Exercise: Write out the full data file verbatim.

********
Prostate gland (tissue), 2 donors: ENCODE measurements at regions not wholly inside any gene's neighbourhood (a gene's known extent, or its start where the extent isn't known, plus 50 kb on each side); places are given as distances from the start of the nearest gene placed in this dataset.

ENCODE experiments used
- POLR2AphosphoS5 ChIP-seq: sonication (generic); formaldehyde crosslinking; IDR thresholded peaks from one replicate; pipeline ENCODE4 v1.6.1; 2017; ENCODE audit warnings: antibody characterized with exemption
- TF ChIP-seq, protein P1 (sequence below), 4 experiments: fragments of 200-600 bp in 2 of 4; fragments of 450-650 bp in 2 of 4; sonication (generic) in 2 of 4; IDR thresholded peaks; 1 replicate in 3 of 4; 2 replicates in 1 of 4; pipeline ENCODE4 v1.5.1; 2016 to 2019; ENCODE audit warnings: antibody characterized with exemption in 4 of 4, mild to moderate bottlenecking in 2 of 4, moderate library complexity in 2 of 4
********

Prostate gland (tissue), 2 donors: ENCODE measurements at regions not wholly inside any gene's neighbourhood (a gene's known extent, or its start where the extent isn't known, plus 50 kb on each side); places are given as distances from the start of the nearest gene placed in this dataset.

ENCODE experiments used
- POLR2AphosphoS5 ChIP-seq: sonication (generic); formaldehyde crosslinking; IDR thresholded peaks from one replicate; pipeline ENCODE4 v1.6.1; 2017; ENCODE audit warnings: antibody characterized with exemption
- TF ChIP-seq, protein P1 (sequence below), 4 experiments: fragments of 200-600 bp in 2 of 4; fragments of 450-650 bp in 2 of 4; sonication (generic) in 2 of 4; IDR thresholded peaks; 1 replicate in 3 of 4; 2 replicates in 1 of 4; pipeline ENCODE4 v1.5.1; 2016 to 2019; ENCODE audit warnings: antibody characterized with exemption in 4 of 4, mild to moderate bottlenecking in 2 of 4, moderate library complexity in 2 of 4